Anyways, I did go ahead and try your roasting technique and tried to apply your decisions… with a twist. I have 10 lbs of a Kenyan coffee I’ve been testing on, so I figured I would use that. The results are surprising.

The overlay is your fourth roast of the Guatemala, the light roast one. This is my 7th, one-pound roast of this coffee? So there’s a couple of weird decisions I threw in at the end based on the previous roasts.

First thing that surprised me was the major difference in the peak RoR, but I have noticed that when comparing my graphs to other people’s that my roasts do seem to peak lower at similar temperature. However, I do tend to roast washed African coffees, which most likely has a much higher density. At least, the density thing seems to make sense to me.

I started out taking the idea of just using P8 since you said P9 didn’t make much of a difference, but I realized that wasn’t going to work based on the peak, so as soon as I realized I swapped up to P9. I did it again later in the roast when I noticed it needed a little extra boost.

When I dropped heat, I should have stuck with my initial idea of P6, I just was really afraid of the flick because I wanted to try something that was super smooth all the way down.

Finally, at the very end, I picked up the heat a bit because I’ve had this coffee at around 393 ~ 395F and it’s just too acidic. I really wanted to kick it up a bit and try and get some semblance of some ‘coffee flavor’ that anchors the insane fruity flavors of this coffee. So that’s why I was increasing power and such.

I’ve also been toying with the fan in a few of my other roasts and I’ve noticed it doesn’t seem to have such a large impact on the coffee roasting. For reference, I did this last night:

and you can see the intense fan settings didn’t seem to make much of an impact. But I did increase the power to compensate. I’ve noticed the faster fan cleans way more chaff off and smooths out the B-ROR a bit. However, side note, I did notice my bean chute plug was ever-so-slightly opened in the above roast, so that most likely had an effect on why the fan wasn’t so impactful. But, I’ve done similar fan experiments on other roasts without screwing up the bean chute plug.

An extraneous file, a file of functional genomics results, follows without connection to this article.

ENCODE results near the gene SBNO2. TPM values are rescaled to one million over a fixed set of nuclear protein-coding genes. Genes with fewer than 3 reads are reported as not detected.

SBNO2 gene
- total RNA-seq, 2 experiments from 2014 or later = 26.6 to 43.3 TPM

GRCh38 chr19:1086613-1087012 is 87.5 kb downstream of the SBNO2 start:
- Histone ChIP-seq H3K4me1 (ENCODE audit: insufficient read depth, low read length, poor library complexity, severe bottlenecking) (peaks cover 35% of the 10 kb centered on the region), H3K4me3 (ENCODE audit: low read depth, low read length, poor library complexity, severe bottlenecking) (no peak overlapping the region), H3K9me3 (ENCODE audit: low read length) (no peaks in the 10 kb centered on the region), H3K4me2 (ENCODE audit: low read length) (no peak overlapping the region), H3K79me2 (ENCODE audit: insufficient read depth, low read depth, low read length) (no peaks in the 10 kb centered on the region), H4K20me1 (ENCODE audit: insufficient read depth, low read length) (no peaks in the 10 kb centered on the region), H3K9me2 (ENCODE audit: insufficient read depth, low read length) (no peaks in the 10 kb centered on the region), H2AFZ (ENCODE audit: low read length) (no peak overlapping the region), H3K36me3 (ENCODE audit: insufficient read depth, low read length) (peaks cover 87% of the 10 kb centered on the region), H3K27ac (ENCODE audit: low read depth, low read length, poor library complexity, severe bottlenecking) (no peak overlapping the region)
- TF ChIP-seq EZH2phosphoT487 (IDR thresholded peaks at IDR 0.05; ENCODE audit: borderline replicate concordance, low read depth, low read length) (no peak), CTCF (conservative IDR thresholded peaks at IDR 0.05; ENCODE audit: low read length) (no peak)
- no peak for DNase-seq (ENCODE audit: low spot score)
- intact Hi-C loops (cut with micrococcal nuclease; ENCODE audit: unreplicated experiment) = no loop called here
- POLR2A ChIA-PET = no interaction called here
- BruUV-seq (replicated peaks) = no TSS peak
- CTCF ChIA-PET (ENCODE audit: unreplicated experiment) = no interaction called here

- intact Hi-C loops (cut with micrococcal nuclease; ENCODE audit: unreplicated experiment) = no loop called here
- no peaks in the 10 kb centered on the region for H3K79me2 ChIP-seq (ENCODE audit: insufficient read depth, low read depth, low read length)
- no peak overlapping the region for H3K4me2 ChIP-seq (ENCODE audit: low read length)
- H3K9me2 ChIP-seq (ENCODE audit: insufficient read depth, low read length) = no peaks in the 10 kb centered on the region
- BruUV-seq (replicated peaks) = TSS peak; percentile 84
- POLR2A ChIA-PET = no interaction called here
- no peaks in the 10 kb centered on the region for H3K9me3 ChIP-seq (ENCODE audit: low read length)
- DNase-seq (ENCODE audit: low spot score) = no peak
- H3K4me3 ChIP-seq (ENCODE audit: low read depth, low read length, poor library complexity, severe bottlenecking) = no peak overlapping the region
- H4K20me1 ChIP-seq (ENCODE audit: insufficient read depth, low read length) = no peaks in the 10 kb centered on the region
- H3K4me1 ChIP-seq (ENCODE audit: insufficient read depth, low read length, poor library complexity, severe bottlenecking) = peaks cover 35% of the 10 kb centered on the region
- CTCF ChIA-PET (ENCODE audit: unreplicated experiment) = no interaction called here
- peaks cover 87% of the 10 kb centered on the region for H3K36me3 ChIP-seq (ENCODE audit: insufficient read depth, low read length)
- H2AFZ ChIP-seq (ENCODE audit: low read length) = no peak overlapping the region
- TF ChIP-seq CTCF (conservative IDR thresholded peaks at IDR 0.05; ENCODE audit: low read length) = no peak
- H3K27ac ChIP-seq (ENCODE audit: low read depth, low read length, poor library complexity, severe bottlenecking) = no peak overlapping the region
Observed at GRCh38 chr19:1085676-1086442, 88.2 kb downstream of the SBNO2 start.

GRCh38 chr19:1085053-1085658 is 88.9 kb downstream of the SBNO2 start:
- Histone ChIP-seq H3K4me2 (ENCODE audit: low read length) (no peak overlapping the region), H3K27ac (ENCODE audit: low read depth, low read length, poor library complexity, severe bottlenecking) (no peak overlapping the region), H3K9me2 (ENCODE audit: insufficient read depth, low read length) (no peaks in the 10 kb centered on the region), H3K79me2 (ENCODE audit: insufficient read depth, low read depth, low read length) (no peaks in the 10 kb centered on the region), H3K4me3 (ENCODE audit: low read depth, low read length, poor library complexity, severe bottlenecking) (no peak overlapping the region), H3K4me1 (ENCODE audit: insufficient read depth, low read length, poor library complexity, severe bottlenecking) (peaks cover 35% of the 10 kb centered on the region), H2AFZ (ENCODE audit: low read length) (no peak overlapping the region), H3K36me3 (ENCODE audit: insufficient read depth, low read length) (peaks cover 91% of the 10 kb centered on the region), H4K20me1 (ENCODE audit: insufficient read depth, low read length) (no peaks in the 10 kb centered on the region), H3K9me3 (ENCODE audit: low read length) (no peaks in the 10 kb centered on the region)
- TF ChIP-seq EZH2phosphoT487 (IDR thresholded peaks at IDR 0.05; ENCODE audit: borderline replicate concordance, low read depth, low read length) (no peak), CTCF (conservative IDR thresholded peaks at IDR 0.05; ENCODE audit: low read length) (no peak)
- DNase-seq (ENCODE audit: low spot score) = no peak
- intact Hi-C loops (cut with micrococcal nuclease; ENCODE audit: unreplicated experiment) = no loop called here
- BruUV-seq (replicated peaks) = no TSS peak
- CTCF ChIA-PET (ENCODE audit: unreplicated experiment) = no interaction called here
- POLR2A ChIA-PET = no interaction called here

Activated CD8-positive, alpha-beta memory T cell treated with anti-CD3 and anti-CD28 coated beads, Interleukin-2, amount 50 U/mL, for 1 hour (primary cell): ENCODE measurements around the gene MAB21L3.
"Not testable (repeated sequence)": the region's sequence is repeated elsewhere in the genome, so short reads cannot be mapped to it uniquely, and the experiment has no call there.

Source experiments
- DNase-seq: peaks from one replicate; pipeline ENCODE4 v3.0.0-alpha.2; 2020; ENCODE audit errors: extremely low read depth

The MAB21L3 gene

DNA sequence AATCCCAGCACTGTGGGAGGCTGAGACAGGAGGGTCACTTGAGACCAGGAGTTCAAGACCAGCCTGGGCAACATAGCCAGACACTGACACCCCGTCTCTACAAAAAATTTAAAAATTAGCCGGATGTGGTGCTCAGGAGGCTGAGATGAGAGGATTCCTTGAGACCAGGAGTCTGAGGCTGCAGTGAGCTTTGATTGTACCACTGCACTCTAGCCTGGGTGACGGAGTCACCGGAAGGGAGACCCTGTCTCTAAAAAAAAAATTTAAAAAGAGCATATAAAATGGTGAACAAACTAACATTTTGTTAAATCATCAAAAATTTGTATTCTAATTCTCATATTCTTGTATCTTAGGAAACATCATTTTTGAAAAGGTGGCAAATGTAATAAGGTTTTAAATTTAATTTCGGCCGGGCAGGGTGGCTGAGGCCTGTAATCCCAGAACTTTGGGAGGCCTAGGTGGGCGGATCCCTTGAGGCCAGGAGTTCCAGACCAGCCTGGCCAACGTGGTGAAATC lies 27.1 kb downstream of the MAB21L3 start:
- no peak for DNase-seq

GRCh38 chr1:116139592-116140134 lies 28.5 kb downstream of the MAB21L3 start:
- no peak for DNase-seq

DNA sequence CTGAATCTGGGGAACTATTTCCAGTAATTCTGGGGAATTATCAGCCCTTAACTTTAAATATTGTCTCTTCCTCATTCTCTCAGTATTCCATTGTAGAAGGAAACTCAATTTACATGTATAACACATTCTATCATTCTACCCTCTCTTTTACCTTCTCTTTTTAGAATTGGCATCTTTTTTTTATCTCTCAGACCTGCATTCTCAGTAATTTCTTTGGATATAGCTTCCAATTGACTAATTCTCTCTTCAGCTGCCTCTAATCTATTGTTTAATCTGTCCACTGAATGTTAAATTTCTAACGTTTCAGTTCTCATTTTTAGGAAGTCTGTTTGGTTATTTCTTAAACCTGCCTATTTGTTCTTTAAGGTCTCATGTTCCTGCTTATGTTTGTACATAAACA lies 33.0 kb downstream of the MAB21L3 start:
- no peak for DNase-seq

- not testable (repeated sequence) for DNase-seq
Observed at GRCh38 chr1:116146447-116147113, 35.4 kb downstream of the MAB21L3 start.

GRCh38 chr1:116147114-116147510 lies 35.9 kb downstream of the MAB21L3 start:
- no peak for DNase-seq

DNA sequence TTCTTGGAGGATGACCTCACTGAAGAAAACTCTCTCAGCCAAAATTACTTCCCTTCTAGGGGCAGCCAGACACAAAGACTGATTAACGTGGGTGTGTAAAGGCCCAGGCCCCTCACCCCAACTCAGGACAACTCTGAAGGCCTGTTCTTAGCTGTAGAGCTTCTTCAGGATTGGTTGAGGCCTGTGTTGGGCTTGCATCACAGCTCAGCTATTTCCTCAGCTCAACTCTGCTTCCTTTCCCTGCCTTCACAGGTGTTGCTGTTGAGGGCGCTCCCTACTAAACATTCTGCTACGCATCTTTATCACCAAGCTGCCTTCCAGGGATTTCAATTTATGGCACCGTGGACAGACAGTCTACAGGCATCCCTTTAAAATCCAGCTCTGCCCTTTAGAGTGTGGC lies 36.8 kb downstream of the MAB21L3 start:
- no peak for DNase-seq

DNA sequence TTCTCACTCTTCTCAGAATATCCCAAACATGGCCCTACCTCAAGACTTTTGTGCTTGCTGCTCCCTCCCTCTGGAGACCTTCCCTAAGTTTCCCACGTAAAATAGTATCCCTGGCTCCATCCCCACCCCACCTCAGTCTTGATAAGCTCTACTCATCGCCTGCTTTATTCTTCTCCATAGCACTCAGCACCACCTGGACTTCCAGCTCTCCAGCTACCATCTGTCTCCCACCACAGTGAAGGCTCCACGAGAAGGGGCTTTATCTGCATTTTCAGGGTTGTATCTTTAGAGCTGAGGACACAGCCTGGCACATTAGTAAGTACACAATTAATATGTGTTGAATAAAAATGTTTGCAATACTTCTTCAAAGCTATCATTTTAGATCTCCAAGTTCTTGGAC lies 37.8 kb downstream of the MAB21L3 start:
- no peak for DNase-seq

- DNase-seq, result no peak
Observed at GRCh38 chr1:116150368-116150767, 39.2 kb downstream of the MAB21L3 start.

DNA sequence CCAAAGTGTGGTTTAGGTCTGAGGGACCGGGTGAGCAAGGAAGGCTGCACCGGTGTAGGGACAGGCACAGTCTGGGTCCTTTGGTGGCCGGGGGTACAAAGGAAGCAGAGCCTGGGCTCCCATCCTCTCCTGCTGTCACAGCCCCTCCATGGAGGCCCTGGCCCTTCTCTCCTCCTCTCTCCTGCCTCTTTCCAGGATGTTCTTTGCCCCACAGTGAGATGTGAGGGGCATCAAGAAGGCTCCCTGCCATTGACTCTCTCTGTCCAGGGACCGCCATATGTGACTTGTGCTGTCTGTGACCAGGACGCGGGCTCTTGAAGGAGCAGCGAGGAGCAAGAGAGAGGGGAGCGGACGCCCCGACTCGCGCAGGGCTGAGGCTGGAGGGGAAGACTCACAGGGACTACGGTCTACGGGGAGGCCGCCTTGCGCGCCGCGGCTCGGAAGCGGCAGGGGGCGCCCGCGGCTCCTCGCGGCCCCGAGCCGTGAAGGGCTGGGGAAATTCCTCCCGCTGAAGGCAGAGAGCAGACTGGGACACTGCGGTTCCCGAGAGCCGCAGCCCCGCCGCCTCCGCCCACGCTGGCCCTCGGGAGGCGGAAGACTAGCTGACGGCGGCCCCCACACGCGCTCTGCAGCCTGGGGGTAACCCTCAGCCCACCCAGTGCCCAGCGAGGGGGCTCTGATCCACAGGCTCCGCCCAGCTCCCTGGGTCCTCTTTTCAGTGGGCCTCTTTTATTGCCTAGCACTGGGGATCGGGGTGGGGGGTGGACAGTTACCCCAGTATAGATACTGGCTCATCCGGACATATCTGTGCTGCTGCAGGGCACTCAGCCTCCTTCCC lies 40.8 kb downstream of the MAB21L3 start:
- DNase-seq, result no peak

Anyways, I’ll let you know how this tastes in a few days. This coffee is finicky, a little too far and it tastes like garbage hollow, woody garbage. Too short and it’s like lemon juice is being pumped directly into your stomach. Had a few that were fruity delights, but odds are low. Maybe this is the one.

Here is my second roast of the Guatemala CJ attempting to go darker as I mentioned above. I got the IBTS measured flick the last minute and 12 degrees of development. Had I dropped a minute sooner it would have a roast similar to the light one Brad enjoyed. I tried to carry enough ROR into 1C to get to my roast level in a short time without a flick. I might have to modify the roast again to do that.

I am enjoying a clever dripper mug of this roast dropped at 420* 18 hours post-roast. It is a clear comfort cup to chug with loads of dark sugar sweetness, enough acidic brightness to balance the sugars but with minimal fruit and no detectable bitter or astringent notes. Very drinkable. We will see what develops next week both brewed and as SO espresso.


This is a great post, I am looking to purchase a Bullet, only a bit scared that I won’t be able to get better roasts than my Behmor, but this post was full of details that I really enjoy. Thanks for sharing this.